The company has provided two polo shirts in company colors, embroidered with the company crest. So I wear these when I am on “official business” type tasks, such as conducting audits. I also brought a couple Travelsmith tropical shirts, which are proving very comfortable in the heat. Alas, these are no longer being carried by Travelsmith.
I brought two sorts of trousers: a sturdy tactical pant which is on the warm side but which can stand the industrial laundry, and a much lighter weight Tilley pant which is very comfortable in the heat but which requires I make a trip to the laundromat. The Tilley pants are so light and comfortable in the heat that I’ve ordered shorts as well.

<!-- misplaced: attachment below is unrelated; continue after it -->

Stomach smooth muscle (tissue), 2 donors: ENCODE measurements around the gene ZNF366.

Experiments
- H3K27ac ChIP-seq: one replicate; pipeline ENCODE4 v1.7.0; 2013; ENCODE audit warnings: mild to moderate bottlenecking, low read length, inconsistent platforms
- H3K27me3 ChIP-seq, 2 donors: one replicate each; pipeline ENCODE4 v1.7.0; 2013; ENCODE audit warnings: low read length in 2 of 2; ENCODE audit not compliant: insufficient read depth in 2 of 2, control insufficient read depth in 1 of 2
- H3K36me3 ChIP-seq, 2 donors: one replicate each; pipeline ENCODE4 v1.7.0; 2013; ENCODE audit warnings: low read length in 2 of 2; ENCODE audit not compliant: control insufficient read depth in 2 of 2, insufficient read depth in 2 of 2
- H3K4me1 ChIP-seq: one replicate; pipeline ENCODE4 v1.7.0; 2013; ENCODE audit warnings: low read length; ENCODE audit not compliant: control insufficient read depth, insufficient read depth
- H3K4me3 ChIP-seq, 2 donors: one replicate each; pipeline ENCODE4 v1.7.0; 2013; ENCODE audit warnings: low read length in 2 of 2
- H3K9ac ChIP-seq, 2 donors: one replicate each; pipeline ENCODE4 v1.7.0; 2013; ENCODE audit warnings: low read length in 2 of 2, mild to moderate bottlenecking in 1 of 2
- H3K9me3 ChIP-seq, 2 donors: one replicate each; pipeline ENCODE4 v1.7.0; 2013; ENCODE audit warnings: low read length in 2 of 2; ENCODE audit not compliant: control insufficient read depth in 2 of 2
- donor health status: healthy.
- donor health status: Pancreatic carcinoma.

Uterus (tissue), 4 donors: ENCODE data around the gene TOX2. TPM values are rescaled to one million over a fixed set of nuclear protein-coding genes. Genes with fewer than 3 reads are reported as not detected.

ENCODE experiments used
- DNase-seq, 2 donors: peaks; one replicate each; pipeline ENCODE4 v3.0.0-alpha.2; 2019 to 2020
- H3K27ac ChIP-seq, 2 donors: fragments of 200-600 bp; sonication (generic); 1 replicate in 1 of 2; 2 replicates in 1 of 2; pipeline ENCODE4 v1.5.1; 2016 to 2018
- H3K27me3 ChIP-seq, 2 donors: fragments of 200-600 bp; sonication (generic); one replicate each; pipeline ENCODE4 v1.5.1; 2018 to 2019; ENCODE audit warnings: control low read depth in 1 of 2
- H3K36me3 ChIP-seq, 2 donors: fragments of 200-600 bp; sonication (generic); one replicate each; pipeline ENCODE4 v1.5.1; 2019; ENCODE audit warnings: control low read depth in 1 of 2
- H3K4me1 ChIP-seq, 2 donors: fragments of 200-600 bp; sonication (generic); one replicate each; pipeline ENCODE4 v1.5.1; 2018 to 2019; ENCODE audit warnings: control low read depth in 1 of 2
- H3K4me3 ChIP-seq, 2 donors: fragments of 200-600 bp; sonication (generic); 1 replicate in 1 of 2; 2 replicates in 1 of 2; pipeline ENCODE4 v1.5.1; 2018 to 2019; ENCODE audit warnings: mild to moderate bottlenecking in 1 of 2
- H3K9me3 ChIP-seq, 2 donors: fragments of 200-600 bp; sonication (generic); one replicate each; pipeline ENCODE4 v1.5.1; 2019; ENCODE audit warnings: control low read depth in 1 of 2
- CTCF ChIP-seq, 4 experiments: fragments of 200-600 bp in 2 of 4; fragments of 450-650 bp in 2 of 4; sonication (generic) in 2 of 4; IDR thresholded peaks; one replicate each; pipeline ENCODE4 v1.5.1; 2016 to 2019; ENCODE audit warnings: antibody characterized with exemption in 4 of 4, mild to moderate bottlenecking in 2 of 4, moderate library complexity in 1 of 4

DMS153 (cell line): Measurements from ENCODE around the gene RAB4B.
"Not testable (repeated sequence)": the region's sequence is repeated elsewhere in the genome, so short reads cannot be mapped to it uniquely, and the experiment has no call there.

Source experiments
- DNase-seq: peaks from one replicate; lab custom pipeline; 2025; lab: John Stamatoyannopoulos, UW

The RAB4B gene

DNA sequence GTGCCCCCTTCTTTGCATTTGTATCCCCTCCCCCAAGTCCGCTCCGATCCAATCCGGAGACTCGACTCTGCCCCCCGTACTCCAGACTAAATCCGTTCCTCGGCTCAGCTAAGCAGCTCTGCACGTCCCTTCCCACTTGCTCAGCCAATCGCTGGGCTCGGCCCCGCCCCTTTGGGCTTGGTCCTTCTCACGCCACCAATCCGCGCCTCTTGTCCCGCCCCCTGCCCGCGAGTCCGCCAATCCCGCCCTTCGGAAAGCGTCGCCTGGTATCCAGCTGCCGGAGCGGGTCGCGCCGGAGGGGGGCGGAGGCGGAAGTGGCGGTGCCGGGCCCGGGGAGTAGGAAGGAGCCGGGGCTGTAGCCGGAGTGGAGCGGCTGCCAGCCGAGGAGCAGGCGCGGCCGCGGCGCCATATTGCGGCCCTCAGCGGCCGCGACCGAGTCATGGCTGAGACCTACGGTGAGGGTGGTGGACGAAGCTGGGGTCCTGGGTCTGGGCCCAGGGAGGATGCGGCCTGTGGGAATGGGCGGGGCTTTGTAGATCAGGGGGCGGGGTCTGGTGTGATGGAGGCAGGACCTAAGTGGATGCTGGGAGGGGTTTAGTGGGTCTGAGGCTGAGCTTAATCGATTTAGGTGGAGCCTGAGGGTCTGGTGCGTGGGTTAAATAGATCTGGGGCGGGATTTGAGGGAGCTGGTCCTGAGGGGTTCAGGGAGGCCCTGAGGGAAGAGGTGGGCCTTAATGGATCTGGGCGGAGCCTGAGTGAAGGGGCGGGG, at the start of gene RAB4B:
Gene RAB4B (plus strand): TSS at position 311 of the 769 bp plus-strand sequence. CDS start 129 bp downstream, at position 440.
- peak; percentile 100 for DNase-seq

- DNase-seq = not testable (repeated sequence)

I have a Tilley hat, of course. The wide brim is essential in this land of no shade.
And sunglasses. And 80-weight sunscreen (yes! I found that in Seattle! Can you imagine??).
There is a small wooden chapel here, built in the distinctive board-and-batten pattern I’ve seen on other buildings constructed by the Navy SeaBees (Construction Battalions). It has hand-stained glass, a small steeple, and seats probably 120. There is a small flower garden (the only garden on post) out front, with Dutch iris and roses.
A number of services are on offer of a Sunday: Slovak Catholic, Roman Catholic, “Generation NeXT” (which the chapel NCO described as mostly Southern Baptist), Canadian (which the NCO described as much the same except bilingual in English and French), and UK. So I went to the UK service.